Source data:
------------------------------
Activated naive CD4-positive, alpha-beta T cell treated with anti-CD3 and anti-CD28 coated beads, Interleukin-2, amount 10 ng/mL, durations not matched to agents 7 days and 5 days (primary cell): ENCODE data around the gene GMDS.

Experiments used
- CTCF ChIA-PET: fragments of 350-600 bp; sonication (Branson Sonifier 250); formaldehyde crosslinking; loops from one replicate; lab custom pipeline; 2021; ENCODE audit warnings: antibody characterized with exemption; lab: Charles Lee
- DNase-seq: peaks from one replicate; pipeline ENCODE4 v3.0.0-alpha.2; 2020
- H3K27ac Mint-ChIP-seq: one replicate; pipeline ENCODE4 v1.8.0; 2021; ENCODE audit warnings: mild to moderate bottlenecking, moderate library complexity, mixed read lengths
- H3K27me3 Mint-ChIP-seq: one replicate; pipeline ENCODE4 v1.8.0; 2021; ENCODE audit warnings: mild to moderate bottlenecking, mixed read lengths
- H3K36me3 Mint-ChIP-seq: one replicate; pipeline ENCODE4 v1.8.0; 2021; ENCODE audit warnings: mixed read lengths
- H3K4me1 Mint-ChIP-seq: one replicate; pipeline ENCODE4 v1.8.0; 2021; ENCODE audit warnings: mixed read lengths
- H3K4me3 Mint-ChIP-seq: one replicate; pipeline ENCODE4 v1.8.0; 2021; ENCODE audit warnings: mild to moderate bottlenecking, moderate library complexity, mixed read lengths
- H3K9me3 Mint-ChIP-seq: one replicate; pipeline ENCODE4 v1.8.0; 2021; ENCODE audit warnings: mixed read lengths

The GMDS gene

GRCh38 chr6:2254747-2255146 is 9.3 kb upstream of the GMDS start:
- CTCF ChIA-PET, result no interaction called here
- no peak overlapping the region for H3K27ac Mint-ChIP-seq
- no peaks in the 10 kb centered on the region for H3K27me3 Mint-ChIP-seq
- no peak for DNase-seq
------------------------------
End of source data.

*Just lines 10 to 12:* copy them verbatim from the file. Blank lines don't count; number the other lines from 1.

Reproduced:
- H3K9me3 Mint-ChIP-seq: one replicate; pipeline ENCODE4 v1.8.0; 2021; ENCODE audit warnings: mixed read lengths

The GMDS gene

GRCh38 chr6:2254747-2255146 is 9.3 kb upstream of the GMDS start: